Today's Mortgage, Refinance Rate: April 28, 2022

Mortgage of the day, refinancing rate: May 10, 2022

Homebuyers are currently struggling with the highest mortgage rates in nearly 13 years. Even after hitting 5%, mortgage rates continue to rise. Last week, the average 30-year fixed weekly rate was 5.27%.

It is unclear how much further they could increase. If you’re about to start the home buying process, be prepared to adjust your budget as rates rise.

“If rising rates have reduced your affordability, take a look at what you can afford now,” says Robert Heck, vice president of mortgages at Morty. “We’ve seen a number of buyers successfully compromise over the past month, which can be frustrating in the moment, but helps you achieve your longer-term homeownership goals.”

Today’s Mortgage Rates

Today’s Refinance Rates

mortgage calculator

Use our free mortgage calculator to see how today’s mortgage rates will affect your monthly and long-term payments.

mortgage calculator

$1,161
Your estimated monthly payment

  • pay one 25% a higher down payment would save you $8,916.08 on interest charges
  • Lower the interest rate by 1% would save you $51,562.03
  • Pay an extra fee $500 each month would reduce the term of the loan by 146 month

By plugging in different terms and interest rates, you’ll see how your monthly payment might change.

Are mortgage rates increasing?

Mortgage rates started to recover from historic lows in the second half of 2021 and will likely continue to rise throughout 2022.

Over the past 12 months, the consumer price index has risen 8.5%, the fastest rate of inflation since 1981.


Federal Reserve

has been working to keep inflation under control and plans to raise the federal funds target rate five more times this year, following increases in March and May.

Although not directly tied to the federal funds rate, mortgage rates are often pushed higher by Fed rate hikes. As the central bank continues to tighten monetary policy to reduce inflation, mortgage rates are likely to remain high.

What do high rates mean for the housing market?

When mortgage rates rise, homebuyers’ purchasing power declines, as more of their projected housing budget must be spent on interest payments. If rates get high enough, buyers can be shut out of the market altogether, cooling demand and putting downward pressure on home price growth.

However, that doesn’t mean house prices will go down – in fact, they’re expected to rise even more this year, just at a slower pace than what we’ve seen over the past two years.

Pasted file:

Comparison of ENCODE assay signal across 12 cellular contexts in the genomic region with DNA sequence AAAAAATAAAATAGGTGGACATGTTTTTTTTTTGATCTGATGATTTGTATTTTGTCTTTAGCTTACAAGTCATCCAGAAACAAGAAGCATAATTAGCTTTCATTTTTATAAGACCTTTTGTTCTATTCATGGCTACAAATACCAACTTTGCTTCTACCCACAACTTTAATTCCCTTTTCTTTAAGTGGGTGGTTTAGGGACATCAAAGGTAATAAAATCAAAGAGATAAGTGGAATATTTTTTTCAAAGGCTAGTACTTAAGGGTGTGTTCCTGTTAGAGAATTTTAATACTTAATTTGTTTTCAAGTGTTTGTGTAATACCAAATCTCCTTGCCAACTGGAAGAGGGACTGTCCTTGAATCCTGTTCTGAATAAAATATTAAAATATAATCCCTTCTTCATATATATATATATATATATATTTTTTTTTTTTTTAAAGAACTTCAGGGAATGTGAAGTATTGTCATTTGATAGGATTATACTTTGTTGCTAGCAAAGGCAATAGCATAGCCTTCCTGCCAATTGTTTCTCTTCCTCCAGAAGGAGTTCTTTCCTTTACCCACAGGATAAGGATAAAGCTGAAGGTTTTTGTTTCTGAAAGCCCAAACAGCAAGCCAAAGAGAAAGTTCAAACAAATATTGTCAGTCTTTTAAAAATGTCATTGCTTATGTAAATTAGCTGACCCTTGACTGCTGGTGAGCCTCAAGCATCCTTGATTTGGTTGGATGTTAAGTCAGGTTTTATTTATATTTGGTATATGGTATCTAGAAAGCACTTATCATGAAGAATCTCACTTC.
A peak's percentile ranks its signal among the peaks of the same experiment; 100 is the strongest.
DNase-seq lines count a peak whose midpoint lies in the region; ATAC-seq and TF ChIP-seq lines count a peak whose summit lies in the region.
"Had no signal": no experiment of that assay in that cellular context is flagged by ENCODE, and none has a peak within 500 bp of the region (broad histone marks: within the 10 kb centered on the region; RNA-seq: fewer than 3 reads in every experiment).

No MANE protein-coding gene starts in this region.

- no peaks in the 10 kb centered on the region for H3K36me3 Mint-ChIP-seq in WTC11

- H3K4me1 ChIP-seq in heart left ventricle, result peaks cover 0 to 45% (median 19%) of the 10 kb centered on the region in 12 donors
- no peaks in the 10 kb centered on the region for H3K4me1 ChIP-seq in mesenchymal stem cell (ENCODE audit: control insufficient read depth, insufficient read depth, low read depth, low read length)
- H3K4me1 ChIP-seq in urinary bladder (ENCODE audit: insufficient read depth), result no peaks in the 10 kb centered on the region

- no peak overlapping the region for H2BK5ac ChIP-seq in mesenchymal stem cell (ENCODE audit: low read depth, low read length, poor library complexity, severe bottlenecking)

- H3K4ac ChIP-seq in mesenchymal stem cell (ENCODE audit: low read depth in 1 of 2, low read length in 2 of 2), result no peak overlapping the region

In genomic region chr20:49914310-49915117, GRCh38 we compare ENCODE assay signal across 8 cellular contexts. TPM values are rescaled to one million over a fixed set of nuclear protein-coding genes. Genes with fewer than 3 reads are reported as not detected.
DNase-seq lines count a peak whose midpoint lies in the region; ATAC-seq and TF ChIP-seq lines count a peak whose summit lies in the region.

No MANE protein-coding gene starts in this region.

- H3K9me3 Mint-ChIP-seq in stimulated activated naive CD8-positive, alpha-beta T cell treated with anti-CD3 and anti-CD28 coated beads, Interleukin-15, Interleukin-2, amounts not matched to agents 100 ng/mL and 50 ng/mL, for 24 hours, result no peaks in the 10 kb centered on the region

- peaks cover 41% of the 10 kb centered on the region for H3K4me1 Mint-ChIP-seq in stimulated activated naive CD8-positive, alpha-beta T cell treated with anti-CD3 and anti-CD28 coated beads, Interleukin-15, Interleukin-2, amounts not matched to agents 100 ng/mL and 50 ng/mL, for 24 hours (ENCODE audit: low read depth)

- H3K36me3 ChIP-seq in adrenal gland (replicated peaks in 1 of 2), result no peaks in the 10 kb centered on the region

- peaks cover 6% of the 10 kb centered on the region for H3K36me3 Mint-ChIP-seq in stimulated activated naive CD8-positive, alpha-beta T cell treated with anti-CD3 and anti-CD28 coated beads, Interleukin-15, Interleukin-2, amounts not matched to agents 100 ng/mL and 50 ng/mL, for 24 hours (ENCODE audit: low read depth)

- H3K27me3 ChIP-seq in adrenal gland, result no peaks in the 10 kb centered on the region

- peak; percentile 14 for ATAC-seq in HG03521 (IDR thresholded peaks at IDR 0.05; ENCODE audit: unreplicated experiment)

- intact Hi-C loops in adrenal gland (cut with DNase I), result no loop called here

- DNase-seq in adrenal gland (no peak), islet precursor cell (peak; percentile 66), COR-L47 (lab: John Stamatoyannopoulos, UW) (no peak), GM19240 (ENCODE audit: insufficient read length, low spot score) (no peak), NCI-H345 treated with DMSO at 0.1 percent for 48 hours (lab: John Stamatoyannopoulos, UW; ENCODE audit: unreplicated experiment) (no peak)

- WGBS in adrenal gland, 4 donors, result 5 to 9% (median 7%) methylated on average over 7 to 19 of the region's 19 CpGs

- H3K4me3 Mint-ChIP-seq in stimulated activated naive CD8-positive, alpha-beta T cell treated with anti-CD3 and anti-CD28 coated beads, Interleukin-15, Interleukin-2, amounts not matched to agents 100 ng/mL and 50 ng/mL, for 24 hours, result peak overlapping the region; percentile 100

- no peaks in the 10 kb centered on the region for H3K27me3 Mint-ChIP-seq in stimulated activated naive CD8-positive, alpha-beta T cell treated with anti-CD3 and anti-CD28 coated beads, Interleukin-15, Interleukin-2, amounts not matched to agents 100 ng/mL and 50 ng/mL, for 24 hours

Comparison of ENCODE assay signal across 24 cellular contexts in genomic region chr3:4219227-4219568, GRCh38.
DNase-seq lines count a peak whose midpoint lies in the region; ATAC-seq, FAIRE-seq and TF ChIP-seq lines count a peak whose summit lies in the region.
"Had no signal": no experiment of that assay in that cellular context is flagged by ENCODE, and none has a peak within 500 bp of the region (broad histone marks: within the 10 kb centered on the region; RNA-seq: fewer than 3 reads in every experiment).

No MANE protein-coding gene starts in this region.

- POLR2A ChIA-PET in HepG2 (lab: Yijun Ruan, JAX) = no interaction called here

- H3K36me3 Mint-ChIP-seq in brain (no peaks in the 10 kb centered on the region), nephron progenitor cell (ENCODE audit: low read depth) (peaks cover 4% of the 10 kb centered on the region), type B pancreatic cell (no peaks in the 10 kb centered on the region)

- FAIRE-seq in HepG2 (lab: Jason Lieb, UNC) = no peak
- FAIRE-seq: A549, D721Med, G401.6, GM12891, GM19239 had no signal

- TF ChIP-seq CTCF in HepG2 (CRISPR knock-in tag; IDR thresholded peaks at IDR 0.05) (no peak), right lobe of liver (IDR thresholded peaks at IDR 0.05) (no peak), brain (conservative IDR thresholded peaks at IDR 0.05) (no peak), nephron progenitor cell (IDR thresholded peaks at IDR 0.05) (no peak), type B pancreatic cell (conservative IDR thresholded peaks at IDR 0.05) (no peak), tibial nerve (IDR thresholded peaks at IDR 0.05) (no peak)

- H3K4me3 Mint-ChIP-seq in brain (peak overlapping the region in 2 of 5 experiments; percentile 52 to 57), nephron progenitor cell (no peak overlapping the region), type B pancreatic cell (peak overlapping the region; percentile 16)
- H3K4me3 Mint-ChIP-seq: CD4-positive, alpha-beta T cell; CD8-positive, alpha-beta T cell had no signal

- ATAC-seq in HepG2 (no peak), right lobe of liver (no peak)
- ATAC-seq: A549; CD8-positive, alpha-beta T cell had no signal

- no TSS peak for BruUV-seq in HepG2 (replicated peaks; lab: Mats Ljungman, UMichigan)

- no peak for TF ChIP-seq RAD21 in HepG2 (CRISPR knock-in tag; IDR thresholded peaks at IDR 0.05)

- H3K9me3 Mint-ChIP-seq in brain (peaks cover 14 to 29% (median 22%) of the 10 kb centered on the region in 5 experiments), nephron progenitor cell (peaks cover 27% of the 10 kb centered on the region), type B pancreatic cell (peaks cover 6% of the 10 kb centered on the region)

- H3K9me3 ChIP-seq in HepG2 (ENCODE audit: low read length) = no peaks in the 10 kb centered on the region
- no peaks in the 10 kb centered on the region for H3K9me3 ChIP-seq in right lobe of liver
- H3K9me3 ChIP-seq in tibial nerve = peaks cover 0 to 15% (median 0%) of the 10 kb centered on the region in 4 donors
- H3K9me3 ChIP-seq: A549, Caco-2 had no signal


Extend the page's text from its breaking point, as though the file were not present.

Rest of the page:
Even if high rates slow demand, low inventory will continue to drive up prices, says Ralph DiBugnara, president of Home Qualified and senior vice president of Cardinal Financial.

“There’s such a shortage that even if 50% of people stop looking today, you’d still have high demand,” he says. “So I just think because of that demand, you’re going to see prices go up for at least 18 to 24 months.”

What is a good mortgage rate?

It can be difficult to know if a lender is offering you a good rate, which is why it’s so important to get pre-approved with several


mortgage lenders

and compare each offer. Apply for pre-approval from at least two or three lenders.

Your price isn’t the only thing that matters. Be sure to compare both your monthly costs and your upfront costs, including lender fees.

Although mortgage rates are heavily influenced by economic factors beyond your control, there are steps you can take to ensure you get a good rate:

  • Consider fixed rates versus adjustable rates. You may be able to get a lower introductory rate with an adjustable rate mortgage, which can be beneficial if you plan to move before the end of the introductory period. But a fixed rate might be better if you’re buying a house forever, because you don’t risk your rate going up later. Examine the rates offered by your lender and weigh your options.
  • Look at your finances. The stronger your financial situation, the lower your mortgage rate should be. Look for ways to increase your credit score or reduce your debt ratio, if necessary. Saving for a larger down payment also helps.
  • Choose the right lender. Each lender charges different mortgage rates. Choosing the right one for your financial situation will help you get a good rate.

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